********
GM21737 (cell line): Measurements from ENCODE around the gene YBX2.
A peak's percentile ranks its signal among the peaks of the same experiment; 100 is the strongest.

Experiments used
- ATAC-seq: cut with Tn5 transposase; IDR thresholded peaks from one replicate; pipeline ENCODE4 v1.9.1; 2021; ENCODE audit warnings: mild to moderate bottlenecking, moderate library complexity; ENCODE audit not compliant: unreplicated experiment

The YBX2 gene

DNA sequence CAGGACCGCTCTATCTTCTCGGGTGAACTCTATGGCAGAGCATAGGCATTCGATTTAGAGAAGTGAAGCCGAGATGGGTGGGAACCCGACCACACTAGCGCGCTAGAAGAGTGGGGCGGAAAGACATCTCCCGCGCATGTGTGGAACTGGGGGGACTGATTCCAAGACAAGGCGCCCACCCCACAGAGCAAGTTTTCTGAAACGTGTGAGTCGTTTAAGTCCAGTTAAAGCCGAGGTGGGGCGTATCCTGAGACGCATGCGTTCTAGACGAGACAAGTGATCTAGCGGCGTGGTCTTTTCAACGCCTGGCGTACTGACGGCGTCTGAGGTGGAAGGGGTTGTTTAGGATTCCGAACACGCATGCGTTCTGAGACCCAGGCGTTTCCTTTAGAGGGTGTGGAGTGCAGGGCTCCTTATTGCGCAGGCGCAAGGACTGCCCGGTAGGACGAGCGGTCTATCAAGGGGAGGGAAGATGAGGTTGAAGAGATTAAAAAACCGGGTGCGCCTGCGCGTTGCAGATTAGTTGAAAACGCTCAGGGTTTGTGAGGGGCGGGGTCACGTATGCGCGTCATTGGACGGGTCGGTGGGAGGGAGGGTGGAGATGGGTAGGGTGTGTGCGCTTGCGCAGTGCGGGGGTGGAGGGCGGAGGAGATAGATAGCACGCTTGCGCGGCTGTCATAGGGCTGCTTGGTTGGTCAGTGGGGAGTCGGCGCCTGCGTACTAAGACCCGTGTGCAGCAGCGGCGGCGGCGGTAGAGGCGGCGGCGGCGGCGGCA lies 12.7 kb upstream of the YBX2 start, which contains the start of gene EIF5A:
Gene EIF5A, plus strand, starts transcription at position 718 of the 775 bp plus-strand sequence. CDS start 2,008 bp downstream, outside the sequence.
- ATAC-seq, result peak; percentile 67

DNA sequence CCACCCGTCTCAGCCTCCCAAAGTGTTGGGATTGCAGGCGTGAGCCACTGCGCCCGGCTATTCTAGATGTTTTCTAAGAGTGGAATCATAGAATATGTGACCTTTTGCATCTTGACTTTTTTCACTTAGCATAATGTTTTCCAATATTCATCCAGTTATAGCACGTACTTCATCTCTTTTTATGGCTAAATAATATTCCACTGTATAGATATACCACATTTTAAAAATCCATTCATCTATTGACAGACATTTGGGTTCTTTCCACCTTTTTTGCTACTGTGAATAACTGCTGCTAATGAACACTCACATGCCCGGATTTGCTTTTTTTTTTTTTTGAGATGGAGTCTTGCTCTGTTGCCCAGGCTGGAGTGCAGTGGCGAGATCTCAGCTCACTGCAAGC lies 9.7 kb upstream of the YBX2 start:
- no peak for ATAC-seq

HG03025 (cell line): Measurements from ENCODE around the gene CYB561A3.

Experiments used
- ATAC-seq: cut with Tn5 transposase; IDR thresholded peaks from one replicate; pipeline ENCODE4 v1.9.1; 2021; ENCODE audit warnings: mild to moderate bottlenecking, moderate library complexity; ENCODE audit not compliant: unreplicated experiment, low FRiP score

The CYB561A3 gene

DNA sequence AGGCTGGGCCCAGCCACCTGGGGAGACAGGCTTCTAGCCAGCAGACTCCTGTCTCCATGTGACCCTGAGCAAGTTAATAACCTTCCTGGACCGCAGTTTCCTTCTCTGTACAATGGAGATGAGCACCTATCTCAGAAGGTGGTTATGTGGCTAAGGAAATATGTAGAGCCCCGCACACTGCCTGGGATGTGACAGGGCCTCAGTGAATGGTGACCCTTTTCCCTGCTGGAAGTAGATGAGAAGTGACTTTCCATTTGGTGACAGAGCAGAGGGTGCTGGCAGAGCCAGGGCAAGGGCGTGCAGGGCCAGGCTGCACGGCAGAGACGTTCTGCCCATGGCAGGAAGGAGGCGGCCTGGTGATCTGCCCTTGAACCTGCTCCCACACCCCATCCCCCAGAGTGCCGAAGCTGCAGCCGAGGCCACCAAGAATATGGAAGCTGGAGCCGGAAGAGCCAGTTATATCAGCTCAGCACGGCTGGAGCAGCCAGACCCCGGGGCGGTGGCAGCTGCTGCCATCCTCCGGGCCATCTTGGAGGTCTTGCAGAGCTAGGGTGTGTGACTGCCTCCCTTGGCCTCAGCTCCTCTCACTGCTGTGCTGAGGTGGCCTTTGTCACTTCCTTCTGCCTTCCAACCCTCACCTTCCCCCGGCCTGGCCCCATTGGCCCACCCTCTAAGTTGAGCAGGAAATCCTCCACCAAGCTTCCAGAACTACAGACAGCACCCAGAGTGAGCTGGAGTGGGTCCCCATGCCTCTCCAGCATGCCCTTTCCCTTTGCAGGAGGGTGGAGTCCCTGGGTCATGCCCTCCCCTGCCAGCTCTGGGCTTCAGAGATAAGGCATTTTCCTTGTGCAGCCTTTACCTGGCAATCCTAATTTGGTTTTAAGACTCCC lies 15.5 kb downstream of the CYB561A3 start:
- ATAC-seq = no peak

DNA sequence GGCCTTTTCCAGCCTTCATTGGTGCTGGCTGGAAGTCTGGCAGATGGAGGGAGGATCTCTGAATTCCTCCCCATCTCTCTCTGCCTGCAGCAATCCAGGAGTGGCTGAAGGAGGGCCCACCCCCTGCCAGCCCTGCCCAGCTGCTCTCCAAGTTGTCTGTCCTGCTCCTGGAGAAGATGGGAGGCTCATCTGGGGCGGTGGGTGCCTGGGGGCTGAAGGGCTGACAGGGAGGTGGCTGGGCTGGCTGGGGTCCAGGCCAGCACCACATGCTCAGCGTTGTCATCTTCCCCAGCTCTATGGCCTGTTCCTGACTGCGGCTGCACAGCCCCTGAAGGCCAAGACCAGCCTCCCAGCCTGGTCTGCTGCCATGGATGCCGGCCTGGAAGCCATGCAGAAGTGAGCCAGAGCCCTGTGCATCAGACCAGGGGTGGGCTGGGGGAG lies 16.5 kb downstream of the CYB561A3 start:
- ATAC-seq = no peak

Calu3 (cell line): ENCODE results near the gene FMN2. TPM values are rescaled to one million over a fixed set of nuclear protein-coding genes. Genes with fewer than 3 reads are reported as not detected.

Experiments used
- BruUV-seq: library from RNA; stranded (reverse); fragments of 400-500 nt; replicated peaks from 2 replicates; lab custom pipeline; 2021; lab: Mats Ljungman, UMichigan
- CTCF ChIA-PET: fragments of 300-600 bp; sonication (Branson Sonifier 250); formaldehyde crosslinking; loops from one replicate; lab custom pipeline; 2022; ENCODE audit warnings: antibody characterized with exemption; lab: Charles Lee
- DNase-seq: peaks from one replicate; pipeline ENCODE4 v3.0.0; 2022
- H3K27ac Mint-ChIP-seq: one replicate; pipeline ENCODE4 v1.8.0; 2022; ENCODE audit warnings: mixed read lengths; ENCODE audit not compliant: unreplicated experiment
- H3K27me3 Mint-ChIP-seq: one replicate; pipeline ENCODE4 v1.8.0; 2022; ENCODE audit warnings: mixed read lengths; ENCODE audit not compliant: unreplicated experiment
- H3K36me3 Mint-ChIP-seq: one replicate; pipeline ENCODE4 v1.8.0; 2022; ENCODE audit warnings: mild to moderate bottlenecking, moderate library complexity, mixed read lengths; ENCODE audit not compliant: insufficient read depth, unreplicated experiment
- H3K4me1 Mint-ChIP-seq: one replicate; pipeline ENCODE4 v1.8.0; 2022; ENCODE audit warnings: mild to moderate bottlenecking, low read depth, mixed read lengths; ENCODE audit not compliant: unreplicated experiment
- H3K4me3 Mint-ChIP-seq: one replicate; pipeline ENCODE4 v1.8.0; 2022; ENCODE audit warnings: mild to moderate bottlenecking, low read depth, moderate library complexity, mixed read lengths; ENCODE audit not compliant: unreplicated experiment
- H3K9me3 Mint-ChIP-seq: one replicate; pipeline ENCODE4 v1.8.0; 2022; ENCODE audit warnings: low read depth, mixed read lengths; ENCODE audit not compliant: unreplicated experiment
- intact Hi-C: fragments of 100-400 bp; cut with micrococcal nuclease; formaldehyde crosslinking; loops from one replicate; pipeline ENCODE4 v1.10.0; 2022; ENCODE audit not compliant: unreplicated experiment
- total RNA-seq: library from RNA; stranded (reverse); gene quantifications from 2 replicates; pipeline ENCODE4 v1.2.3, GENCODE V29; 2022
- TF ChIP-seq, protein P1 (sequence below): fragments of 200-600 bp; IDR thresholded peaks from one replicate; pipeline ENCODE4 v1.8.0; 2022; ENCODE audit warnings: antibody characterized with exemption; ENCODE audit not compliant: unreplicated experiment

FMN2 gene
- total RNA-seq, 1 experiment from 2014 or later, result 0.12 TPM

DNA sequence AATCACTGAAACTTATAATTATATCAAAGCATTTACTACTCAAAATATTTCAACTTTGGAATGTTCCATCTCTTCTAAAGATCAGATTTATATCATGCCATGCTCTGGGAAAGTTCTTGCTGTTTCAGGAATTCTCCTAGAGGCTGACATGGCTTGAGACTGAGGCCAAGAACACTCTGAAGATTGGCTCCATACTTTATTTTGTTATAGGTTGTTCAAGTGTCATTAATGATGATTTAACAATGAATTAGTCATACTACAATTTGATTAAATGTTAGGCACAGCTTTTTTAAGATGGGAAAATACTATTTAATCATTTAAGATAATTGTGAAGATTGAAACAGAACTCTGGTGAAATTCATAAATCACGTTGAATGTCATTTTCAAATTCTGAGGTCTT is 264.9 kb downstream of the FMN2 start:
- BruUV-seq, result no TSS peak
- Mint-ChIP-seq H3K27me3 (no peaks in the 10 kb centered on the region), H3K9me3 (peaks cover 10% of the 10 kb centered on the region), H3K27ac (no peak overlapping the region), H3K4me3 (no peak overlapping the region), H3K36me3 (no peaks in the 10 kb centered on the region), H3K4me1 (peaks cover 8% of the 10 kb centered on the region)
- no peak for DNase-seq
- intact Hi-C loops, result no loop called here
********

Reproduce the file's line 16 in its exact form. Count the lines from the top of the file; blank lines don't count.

- ATAC-seq = no peak